Tsvangirai may not have necessarily lost his way like Mugabe has, but he has surely lost the steam needed to pull the trucks on national revival and restoration. Much as the Zanu PF party has been irretrievably damaged though bad governance, bad policies and most importantly a leader who has now assumed greater importance than the nation state, the MDC has also been equally decimated through hapless leadership and career politics rather than leadership.

One way or another Zimbabwe is surely poised for civil war because here is a country whose ruling party is divided into two fiercely feuding camps that all have access to the national armoury and a hapless opposition party that is clearly holed. While Mugabe did a great job and played a major part in the liberation of the country it is now clear to us all that as for taking our country into the 21st Century, that would definitely need someone else. On that same token Tsvangirai did a great job in championing the challenge to Mugabe’s dictatorship but again there is need for someone else to take the national torch further.

This is a dire period in the history of our country and the kind of political tourism being championed by Tsvangirai whereby the countryside is toured endlessly, assembling unassuming villagers to listen the same song will not take us to the desired end. As for Zanu PF and those at the heart the party and government, the main issue is to survive personally and the on-going infighting is not necessarily for national good, but rather for personal good.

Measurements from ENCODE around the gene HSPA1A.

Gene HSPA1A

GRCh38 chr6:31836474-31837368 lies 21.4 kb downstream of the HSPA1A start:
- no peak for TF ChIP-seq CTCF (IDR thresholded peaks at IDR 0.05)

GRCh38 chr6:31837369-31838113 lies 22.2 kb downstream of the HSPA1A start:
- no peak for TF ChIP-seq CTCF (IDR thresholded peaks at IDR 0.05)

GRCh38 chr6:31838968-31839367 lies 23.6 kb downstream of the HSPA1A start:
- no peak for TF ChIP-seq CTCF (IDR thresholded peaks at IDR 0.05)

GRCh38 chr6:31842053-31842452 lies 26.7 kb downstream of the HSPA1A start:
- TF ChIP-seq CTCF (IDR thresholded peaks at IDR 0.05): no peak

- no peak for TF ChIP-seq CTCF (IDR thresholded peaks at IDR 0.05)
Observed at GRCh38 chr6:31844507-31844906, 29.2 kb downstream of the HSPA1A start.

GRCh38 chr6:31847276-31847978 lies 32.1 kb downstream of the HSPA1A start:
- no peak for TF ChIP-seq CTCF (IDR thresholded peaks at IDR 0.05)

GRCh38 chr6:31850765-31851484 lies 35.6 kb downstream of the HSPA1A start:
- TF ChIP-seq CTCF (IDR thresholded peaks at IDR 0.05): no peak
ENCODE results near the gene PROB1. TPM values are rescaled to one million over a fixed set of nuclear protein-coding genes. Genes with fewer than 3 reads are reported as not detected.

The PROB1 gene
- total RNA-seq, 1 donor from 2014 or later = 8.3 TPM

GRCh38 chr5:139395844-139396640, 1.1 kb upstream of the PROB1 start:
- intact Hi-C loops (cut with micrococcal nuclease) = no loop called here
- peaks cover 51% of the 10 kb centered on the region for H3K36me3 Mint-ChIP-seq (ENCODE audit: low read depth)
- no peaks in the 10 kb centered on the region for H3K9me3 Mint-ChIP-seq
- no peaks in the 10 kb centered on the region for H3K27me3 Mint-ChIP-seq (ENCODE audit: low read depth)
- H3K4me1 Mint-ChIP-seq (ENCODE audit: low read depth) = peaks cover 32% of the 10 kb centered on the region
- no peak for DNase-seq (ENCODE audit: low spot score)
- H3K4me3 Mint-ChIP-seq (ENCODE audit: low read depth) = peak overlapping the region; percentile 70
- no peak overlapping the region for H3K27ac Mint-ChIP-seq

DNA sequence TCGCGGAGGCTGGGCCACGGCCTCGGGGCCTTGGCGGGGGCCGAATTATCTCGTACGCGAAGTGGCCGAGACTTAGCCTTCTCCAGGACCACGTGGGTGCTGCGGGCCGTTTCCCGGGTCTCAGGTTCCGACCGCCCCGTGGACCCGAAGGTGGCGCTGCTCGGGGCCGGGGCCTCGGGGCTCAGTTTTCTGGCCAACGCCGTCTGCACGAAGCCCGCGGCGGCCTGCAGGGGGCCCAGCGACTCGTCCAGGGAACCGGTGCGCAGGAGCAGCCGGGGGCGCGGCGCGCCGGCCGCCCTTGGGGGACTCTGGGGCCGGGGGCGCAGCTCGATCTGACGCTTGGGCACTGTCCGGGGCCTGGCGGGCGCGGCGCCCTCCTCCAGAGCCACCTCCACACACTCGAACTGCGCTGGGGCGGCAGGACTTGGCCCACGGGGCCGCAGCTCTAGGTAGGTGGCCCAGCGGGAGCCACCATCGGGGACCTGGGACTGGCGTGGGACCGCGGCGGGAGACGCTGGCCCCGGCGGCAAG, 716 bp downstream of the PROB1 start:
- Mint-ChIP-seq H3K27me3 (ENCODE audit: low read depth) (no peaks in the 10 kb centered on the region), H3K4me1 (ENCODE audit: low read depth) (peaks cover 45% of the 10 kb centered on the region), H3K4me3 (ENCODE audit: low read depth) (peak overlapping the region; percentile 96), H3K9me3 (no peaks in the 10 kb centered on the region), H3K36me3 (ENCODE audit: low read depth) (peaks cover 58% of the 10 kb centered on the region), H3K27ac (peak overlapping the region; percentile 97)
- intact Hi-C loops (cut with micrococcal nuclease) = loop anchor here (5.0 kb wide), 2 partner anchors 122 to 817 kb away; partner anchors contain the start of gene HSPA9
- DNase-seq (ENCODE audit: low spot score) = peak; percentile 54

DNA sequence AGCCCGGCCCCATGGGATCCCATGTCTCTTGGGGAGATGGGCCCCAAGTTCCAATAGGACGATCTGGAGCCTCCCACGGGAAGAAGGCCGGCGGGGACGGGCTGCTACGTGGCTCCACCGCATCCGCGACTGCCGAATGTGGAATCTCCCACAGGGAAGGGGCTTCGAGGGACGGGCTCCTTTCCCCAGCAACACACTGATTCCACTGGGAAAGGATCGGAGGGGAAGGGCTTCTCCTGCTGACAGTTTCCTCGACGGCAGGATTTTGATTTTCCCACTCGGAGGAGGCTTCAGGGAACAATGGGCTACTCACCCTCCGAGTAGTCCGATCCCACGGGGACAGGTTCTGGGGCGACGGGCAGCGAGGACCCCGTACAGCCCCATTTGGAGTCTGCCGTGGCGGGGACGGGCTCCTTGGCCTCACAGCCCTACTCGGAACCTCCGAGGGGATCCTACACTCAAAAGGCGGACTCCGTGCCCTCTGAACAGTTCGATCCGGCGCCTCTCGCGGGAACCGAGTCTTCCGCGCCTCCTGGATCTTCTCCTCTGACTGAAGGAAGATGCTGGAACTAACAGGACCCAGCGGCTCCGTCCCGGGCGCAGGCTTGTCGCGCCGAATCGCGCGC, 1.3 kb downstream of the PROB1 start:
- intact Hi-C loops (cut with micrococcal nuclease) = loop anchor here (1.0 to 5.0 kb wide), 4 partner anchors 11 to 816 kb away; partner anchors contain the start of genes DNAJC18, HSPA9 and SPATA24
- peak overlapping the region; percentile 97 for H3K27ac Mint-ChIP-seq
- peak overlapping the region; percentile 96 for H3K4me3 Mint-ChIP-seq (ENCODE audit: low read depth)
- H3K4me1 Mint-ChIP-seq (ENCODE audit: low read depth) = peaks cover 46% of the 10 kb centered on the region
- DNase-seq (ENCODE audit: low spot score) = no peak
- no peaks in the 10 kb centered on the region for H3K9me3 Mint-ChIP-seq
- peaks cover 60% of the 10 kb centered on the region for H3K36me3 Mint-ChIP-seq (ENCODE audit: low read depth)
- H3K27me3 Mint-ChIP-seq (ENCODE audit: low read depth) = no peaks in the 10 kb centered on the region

And sadly the MDC, a supposed symbol of hope and emancipation of the democratic aspirations of Zimbabweans is slowly but steadily falling into the same trap – a symbol of personal fulfilment rather than national advancement. There may be pledges of cold season, wet season, or even hot season or dry season or all the four seasons at once, with no sound ideas and strong leadership, Zimbabwe in on downward spiral that may take a whole generation to reverse.

Chihuri is Zimbabwean politician and lawyer based in Scotland and can be contacted on his email